State Journal: Purloined letter; Buying the carrots?
An official of a Wisconsin teachers'-union local has stirred up a minor political tempest with a private memo he wrote attacking a state Senate candidate.
In a letter apparently meant for only a few political associates, J.W. Arends of the Wisconsin Education Association Council argued that the Republican candidate for the open seat, Gordon R. Connor, was a "carpetbagger" who had moved to Wisconsin only a few months before.
A copy of the letter somehow fell into the hands of Mr. Connor, who decided to make it a major campaign issue in the northeast Wisconsin district.
The weac is backing Mr. Connor's Democratic opponent, Roger Breske.
In addition to maintaining that he had lived in America's Dairyland for six years, the gop candidate was particularly critical of Mr. Arends's referring to a decades-old dispute over a teachers' contract in the little town of Laona.
Mr. Arends charged that the 1934 contract had required female teachers to live in a hotel owned by the Connor family, where they might have been more available to men who worked in a Connor-owned lumber mill.
In response, Mr. Connor held a press conference at which his grandmother and an elderly teacher denied the allegations, and demanded an apology from the union official.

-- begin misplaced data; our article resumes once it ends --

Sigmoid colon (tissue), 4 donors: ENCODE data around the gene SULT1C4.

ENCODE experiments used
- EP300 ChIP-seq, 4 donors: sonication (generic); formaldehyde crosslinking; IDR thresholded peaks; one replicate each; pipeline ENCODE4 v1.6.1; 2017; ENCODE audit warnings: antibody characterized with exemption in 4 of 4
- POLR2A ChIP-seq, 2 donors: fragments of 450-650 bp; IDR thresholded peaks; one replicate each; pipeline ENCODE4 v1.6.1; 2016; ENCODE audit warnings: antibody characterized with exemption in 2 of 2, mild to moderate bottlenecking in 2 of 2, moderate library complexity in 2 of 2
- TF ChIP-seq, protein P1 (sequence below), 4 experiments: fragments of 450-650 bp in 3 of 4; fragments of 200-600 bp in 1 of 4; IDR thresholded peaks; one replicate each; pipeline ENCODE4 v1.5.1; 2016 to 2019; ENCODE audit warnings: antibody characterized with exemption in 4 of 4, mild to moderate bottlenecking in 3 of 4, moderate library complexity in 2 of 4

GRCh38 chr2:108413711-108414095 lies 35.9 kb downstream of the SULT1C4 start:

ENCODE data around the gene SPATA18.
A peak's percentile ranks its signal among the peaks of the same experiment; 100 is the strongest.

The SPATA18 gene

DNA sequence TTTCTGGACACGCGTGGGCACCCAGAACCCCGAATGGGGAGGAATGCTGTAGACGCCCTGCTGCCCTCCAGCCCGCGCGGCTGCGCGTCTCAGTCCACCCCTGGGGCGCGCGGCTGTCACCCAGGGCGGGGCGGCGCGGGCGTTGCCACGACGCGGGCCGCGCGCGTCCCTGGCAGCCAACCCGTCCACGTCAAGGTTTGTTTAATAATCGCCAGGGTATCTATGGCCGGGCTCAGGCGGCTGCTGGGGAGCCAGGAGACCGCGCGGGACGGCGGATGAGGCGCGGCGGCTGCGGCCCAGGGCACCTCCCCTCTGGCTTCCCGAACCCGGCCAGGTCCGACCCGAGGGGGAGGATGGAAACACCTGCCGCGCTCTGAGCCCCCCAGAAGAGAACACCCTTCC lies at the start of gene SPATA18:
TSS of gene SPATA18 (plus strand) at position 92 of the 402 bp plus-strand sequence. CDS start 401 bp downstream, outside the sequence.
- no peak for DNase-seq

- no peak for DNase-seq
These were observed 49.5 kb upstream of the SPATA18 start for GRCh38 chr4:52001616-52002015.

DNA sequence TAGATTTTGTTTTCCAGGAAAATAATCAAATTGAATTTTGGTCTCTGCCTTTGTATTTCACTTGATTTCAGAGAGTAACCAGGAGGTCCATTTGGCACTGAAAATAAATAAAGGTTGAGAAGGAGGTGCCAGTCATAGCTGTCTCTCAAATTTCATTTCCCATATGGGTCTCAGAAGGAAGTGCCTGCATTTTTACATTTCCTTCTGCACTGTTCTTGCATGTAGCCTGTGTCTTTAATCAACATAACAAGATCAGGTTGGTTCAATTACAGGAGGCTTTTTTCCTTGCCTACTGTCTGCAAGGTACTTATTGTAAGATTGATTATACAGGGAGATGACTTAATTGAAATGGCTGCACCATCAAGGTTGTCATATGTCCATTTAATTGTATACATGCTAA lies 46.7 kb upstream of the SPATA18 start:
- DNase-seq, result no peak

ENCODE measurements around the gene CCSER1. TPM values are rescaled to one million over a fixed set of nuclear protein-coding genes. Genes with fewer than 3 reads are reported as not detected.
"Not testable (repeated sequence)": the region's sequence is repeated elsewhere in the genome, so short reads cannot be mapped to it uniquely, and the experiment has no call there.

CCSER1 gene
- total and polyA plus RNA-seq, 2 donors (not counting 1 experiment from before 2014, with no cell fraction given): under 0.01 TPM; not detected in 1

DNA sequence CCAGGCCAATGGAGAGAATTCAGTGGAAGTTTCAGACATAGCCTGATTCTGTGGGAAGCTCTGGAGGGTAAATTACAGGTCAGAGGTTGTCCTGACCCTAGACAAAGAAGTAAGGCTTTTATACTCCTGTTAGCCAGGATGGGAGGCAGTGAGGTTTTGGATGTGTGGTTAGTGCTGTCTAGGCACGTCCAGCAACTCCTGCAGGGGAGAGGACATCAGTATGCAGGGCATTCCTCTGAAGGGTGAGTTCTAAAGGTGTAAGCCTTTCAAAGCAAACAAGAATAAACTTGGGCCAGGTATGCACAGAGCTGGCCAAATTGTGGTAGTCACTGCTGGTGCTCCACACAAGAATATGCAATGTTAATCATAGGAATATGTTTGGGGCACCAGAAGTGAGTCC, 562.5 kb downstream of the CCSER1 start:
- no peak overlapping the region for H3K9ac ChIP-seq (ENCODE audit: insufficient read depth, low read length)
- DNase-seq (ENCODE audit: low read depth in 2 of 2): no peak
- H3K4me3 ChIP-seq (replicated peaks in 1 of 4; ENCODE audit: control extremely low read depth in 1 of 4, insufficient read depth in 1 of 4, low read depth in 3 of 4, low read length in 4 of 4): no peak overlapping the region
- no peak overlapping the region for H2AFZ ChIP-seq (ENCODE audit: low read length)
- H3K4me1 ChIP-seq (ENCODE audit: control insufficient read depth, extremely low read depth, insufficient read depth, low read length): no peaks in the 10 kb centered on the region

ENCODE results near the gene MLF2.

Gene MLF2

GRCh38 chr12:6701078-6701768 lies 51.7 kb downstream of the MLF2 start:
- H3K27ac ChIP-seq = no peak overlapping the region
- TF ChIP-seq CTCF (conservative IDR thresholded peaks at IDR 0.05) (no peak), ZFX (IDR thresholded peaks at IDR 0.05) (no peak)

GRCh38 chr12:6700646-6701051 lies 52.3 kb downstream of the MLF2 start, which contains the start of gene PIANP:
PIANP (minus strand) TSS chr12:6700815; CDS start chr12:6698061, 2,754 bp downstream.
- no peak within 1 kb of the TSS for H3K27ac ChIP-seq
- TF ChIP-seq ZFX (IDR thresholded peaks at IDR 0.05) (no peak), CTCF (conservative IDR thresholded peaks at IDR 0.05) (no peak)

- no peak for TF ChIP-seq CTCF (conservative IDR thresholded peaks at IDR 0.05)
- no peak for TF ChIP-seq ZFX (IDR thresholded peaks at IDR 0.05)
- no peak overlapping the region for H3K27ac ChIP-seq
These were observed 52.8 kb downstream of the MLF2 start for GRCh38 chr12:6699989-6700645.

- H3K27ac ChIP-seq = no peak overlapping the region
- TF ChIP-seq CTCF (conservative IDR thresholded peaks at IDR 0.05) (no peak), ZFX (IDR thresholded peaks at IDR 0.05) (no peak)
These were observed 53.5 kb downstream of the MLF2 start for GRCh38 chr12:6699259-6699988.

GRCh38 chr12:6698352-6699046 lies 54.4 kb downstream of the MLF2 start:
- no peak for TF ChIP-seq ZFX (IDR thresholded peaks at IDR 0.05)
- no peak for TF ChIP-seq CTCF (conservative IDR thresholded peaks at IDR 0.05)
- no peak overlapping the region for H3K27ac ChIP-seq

But Mr. Arends has so far declined to do so, and argues that his letter must have been stolen from the mail.
In Arkansas, another letter written by an educator--this time for somewhat more public consumption--is creating controversy in the gubernatorial race.
The Republican candidate, Sheffield Nelson, is trying to build support in rural areas by charging that the Democratic incumbent, Bill Clinton, wants to consolidate small school districts.
Given the strong feelings that school consolidation can generate in small towns, it was not surprising that the Clinton campaign helped two small-district officials write to colleagues throughout the state hailing the Governor's leadership in education.
Although the letter, which was on district stationery, was paid for by the Clinton campaign and the officials themselves, Mr. Sheffield was critical of the effort.
"[Governor Clinton] is holding out carrots with promises of more money, and apparently a few people are buying off on it," he said through a spokesman. "It's being done with the innuendo that all superintendents are backing Bill Clinton, when in fact we're getting calls from superintendents who are upset with the mailing."--hd
Vol. 10, Issue 08